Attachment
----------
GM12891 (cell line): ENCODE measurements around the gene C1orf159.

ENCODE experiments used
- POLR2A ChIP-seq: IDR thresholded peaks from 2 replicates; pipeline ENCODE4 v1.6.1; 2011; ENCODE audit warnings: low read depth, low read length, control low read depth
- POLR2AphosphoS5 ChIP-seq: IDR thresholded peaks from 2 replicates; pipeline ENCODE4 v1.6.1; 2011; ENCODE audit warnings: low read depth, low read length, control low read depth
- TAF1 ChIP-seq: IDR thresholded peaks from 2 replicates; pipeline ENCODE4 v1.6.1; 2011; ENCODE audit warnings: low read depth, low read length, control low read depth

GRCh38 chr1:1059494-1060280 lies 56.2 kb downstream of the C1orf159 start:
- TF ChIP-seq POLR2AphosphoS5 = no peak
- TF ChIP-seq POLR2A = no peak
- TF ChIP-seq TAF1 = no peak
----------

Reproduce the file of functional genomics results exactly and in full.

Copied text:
GM12891 (cell line): ENCODE measurements around the gene C1orf159.

ENCODE experiments used
- POLR2A ChIP-seq: IDR thresholded peaks from 2 replicates; pipeline ENCODE4 v1.6.1; 2011; ENCODE audit warnings: low read depth, low read length, control low read depth
- POLR2AphosphoS5 ChIP-seq: IDR thresholded peaks from 2 replicates; pipeline ENCODE4 v1.6.1; 2011; ENCODE audit warnings: low read depth, low read length, control low read depth
- TAF1 ChIP-seq: IDR thresholded peaks from 2 replicates; pipeline ENCODE4 v1.6.1; 2011; ENCODE audit warnings: low read depth, low read length, control low read depth

GRCh38 chr1:1059494-1060280 lies 56.2 kb downstream of the C1orf159 start:
- TF ChIP-seq POLR2AphosphoS5 = no peak
- TF ChIP-seq POLR2A = no peak
- TF ChIP-seq TAF1 = no peak